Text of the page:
Tauzin to Meet DBS Heads Tuesday

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House Energy and Commerce Committee chairman Billy Tauzin (R-La.) is planning
to meet Tuesday with EchoStar Communications Corp. chairman and CEO Charlie
Ergen and DirecTV Inc. chairman and CEO Eddy Hartenstein to discuss their $25.8
billion satellite-TV merger.

Tauzin, a direct-broadcast satellite proponent for more than one decade,
wants to give the proposed merger a careful review to ensure that it promotes
competition and expands consumers' choice.

'Our biggest concern is the impact of having just one satellite company
providing multichannel-video programming,' Tauzin spokesman Ken Johnson
said.

Johnson said Tauzin is planning to meet with Ergen and Hartenstein Tuesday.
On Sunday, Ergen briefed Tauzin on the deal by phone, and Tauzin had dinner in
Detroit Sunday night with Rick Wagoner, president and CEO of General Motors
Corp., DirecTV's corporate parent.

The merger would reduce the DBS market from two major players to just one.
Johnson said Tauzin wants to know if DBS concentration would reduce choice or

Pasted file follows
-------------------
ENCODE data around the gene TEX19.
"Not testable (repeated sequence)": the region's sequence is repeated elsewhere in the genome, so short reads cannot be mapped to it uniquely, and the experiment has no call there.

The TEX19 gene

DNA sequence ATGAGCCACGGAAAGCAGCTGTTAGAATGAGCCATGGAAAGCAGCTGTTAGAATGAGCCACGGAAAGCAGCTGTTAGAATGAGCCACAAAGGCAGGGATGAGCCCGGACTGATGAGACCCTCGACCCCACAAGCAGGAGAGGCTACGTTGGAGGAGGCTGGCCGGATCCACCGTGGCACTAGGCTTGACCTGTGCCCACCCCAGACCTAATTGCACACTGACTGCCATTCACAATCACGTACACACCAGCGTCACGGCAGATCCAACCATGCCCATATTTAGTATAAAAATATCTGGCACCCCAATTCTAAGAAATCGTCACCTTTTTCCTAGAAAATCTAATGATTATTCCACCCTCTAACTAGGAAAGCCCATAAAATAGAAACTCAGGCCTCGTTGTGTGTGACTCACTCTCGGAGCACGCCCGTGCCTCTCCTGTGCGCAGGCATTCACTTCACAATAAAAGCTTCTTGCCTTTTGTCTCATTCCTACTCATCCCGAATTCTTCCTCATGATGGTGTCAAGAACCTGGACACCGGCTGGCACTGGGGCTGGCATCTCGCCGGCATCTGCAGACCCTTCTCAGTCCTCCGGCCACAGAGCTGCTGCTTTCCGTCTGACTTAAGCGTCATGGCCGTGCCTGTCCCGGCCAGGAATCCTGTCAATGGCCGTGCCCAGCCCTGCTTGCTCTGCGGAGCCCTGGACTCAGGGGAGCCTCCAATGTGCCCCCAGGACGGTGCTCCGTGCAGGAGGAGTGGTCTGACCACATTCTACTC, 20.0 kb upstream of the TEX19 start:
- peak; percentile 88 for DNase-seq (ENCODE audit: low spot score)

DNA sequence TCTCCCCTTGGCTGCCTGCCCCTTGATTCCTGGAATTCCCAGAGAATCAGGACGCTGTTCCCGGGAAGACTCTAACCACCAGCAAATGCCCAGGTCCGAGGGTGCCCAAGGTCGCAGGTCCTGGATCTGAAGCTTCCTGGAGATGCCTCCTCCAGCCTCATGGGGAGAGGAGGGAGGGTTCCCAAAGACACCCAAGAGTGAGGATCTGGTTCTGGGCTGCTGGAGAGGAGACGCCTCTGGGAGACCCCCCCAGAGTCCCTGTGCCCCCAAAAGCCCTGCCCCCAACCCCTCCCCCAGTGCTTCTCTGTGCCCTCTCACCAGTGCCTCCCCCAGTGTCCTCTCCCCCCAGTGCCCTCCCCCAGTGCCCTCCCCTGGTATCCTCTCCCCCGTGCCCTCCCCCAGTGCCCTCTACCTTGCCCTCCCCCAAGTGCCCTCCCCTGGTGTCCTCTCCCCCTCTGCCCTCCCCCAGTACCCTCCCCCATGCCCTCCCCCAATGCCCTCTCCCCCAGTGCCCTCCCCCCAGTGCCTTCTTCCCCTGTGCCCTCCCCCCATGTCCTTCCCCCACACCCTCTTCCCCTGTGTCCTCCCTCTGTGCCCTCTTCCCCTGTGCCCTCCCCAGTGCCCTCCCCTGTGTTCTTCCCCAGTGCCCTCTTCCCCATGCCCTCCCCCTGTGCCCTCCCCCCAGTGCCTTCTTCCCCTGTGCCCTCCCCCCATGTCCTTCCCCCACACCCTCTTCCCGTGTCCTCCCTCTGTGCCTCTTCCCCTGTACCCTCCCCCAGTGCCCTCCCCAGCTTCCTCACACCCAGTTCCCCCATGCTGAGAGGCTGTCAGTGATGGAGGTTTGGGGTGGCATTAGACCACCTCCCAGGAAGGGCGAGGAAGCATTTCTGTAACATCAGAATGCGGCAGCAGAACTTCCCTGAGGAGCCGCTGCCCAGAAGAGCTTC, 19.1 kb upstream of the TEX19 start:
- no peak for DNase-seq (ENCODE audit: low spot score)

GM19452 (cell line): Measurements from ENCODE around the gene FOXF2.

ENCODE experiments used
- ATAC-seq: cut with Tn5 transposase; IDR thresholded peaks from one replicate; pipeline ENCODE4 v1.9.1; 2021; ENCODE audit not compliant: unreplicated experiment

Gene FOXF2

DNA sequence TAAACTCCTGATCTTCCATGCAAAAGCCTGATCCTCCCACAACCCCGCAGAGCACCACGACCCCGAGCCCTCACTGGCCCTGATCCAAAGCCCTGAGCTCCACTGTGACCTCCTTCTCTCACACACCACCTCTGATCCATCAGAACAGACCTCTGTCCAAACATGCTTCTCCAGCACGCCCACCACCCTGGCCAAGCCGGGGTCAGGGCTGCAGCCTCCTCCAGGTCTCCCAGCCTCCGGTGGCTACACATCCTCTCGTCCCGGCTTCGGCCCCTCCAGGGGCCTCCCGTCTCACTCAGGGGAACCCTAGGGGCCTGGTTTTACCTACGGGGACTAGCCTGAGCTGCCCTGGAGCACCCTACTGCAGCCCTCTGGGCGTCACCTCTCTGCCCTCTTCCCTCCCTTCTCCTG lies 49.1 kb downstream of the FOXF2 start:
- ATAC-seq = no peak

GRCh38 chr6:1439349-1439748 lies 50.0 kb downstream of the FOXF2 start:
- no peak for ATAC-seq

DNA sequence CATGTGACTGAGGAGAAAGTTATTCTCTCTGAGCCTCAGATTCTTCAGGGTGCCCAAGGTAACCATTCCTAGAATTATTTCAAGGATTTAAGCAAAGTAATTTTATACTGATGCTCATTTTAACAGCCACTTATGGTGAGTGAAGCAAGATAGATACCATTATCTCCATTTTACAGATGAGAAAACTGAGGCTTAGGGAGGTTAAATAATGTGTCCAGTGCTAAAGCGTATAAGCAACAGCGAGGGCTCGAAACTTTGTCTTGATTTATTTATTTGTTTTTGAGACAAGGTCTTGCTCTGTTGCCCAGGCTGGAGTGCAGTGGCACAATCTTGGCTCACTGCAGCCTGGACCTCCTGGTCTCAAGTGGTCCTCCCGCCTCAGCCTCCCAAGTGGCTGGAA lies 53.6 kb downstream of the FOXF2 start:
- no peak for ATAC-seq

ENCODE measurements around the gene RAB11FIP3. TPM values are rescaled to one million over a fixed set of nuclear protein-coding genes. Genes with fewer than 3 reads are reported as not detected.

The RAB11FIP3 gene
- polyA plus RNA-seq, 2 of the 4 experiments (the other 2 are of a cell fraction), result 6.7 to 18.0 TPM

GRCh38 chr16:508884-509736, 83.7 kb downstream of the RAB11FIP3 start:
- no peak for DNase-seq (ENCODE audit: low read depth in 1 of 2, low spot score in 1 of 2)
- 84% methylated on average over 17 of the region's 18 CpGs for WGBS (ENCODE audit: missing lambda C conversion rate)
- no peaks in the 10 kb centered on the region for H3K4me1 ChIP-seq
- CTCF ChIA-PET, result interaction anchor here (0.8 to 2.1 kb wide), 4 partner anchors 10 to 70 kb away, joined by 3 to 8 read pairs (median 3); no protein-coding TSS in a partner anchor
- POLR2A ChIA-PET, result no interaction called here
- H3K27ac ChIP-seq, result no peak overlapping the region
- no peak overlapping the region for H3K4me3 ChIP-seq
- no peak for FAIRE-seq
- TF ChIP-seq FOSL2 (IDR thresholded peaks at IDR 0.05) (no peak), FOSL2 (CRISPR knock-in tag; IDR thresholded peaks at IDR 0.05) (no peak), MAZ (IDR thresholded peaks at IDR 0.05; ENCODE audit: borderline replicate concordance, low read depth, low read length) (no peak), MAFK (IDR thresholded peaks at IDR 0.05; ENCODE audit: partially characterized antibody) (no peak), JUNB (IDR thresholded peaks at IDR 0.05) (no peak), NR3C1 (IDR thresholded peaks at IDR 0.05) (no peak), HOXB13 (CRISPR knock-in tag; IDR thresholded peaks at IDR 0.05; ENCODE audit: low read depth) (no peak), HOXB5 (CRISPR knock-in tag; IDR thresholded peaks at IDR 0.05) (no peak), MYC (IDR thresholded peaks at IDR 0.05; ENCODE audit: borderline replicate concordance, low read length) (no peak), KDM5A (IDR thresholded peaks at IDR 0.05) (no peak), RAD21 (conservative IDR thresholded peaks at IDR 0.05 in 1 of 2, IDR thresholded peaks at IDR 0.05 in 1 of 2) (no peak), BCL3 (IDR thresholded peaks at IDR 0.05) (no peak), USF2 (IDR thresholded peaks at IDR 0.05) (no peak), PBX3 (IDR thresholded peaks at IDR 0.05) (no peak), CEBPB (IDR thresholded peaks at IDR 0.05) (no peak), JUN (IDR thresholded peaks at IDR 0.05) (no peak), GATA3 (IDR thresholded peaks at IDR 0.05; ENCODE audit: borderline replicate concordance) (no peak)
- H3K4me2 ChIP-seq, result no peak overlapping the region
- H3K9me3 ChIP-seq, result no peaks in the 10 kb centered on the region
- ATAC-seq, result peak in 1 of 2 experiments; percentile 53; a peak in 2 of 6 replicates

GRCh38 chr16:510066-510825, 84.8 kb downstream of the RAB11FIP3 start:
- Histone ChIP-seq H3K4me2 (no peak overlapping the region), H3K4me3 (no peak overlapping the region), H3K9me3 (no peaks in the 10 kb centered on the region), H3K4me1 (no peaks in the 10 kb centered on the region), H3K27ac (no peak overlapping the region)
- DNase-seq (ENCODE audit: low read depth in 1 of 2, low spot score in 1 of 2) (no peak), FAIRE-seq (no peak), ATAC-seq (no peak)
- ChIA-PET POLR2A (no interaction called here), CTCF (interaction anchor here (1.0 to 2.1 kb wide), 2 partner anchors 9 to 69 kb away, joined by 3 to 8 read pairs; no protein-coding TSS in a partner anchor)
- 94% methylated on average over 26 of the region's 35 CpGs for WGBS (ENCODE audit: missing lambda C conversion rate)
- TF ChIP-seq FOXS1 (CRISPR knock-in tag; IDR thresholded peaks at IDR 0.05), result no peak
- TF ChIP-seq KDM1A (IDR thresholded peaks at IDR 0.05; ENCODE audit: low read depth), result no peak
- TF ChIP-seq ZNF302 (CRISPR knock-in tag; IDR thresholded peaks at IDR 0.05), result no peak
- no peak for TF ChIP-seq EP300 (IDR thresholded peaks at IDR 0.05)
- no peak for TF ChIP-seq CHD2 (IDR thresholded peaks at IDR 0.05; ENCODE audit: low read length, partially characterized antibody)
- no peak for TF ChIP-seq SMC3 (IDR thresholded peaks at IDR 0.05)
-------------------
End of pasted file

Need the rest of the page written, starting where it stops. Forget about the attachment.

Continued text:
bolster competition with cable.

'The question we have to answer is: How do you define competition in today's
marketplace? Is it satellite versus satellite, or is it satellite versus cable?'
Johnson said.

Although Congress does not review mergers, key lawmakers often send letters
trying to influence merger regulators.

Assuming the deal involved the transfer of DBS licenses, the Federal
Communications Commission would have to approve it. Either the Federal Trade
Commission or the Department of Justice would also have to grant approval. The
DOJ has traditionally reviewed DBS mergers.

Legg Mason Wood Walker Inc. media and telecommunications analyst Blair Levin
said government approval was possible but not likely because of the elimination
of a DBS firm from the market.

The Consumers Union said it would ask the DOJ to block the deal unless the
companies agree to two conditions -- one protecting rural customers without
access to cable from DBS price-gouging, and a second requiring the DBS industry
to drop its opposition to a DBS spectrum-sharing plan proposed by Northpoint
Technology Ltd.

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